GARHI KHUDA BAKHSH, Pakistan – More than 150,000 Pakistanis flocked to the mausoleum of former Prime Minister Benazir Bhutto on Saturday after some walked hundreds of miles (kilometers) to offer flowers and kiss her grave on the first anniversary of her assassination.
Some mourners beat their heads and chests and wailed. Several burst into tears.
"I am taking these flowers to take home and will show my daughters this gift," said 41-year-old Saifullah Khan.
Her assassination shocked the world, magnifying revulsion at rising militant violence in Pakistan as well as conspiracy theories that the country's powerful spy agencies were involved.
Her widower, Asif Ali Zardari, took over Bhutto's party after her death and was elected president in September in the midst of a crushing economic crisis and soaring violence by militants also blamed for attacks on U.S. and NATO forces in Afghanistan.
Zardari said his late wife "gave voice to the voiceless, strength to the weak and motivation to the people to strive for a goal higher than life."
"The tyrants and the killers have killed her but they shall never be able to kill her ideas that drove and inspired a generation to lofty aims," he said, according to Pakistan's state-run news agency.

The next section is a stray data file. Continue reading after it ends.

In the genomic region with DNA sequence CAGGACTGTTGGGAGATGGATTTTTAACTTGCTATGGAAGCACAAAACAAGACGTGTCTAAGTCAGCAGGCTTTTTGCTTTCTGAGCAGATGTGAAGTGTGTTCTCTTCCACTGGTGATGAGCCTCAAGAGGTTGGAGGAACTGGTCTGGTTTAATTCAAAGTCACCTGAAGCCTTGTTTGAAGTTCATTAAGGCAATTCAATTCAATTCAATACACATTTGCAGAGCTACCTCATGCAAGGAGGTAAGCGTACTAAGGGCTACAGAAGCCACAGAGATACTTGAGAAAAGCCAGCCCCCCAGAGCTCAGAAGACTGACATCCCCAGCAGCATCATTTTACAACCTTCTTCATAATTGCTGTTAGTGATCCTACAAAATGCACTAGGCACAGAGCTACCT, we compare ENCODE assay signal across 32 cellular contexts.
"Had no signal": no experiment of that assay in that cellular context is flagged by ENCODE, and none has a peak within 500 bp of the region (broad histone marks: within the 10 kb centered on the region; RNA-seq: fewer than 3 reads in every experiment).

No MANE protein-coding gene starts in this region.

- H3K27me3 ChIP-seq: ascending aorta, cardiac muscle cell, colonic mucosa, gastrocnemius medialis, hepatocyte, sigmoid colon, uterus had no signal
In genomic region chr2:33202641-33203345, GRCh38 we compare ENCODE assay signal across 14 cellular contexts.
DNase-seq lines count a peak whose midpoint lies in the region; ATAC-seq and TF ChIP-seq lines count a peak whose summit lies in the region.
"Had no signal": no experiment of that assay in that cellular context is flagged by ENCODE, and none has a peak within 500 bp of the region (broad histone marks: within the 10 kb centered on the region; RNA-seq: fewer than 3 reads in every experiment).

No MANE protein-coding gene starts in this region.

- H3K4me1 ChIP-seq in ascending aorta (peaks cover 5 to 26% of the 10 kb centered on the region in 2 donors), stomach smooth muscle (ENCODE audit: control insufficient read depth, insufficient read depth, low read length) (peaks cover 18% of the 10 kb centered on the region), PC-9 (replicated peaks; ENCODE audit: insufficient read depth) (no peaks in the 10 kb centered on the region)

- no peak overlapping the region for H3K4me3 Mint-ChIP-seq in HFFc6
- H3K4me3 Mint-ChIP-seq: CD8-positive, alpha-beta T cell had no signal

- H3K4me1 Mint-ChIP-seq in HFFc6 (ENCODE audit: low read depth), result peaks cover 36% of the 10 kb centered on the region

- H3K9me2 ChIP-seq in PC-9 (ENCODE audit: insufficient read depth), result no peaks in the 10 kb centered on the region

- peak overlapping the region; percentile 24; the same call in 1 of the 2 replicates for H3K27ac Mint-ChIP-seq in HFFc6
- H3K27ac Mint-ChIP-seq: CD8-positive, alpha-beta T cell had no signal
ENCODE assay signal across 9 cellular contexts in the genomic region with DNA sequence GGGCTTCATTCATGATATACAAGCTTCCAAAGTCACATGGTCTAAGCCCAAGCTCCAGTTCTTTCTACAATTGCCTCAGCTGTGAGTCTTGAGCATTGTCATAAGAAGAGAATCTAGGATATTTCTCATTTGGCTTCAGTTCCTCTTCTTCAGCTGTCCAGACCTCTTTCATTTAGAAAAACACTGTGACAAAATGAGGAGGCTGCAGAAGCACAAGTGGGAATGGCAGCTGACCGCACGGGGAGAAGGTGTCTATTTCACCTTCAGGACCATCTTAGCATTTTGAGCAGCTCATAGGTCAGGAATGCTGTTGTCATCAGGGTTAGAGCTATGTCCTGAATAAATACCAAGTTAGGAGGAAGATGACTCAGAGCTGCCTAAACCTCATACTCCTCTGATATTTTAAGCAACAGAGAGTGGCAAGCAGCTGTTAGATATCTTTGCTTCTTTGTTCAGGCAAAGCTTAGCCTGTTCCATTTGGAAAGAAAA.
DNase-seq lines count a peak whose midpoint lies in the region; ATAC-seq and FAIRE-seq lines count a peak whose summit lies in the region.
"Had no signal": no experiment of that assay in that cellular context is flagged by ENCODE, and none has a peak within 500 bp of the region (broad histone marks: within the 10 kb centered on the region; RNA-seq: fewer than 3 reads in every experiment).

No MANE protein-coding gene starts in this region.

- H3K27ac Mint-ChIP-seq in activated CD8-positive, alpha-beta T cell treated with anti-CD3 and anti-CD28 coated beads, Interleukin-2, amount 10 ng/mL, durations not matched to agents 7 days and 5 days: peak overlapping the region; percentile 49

A member of Bhutto's party said plans for Zardari to address the crowds had been canceled for security reasons. Police officer Tanveer Odho said there was no specific threat but added, "keeping in mind it is such a large gathering and the importance of the event, we cannot rule out any sabotage activity."
Many mourners were angry no one has been punished for the murder. "BB we are ashamed that your killers are alive!" they shouted.
Sher Mohammad, 23, was among many supporters who trekked hundreds of miles (kilometers) to pay respects. "She gave her life for the people of this country, so we can walk a few miles to pay homage to her dignity," said Mohammad, whose feet were swollen from the trip.
Officer Odho estimated between 150,000 to 200,000 turned out at the mausoleum Saturday.
Bhutto's party and Zardari have demanded a U.N. probe, but have not followed up vague allegations they made after her death that forces linked to then-President Pervez Musharraf were involved.
Musharraf's government blamed Baitullah Mehsud, a Pakistani militant commander with reported links to al-Qaida, citing a communications intercept in which Mehsud allegedly congratulated some of his henchmen. A Mehsud spokesman has denied any involvement.
The United States also said Islamic extremists carried out the attack.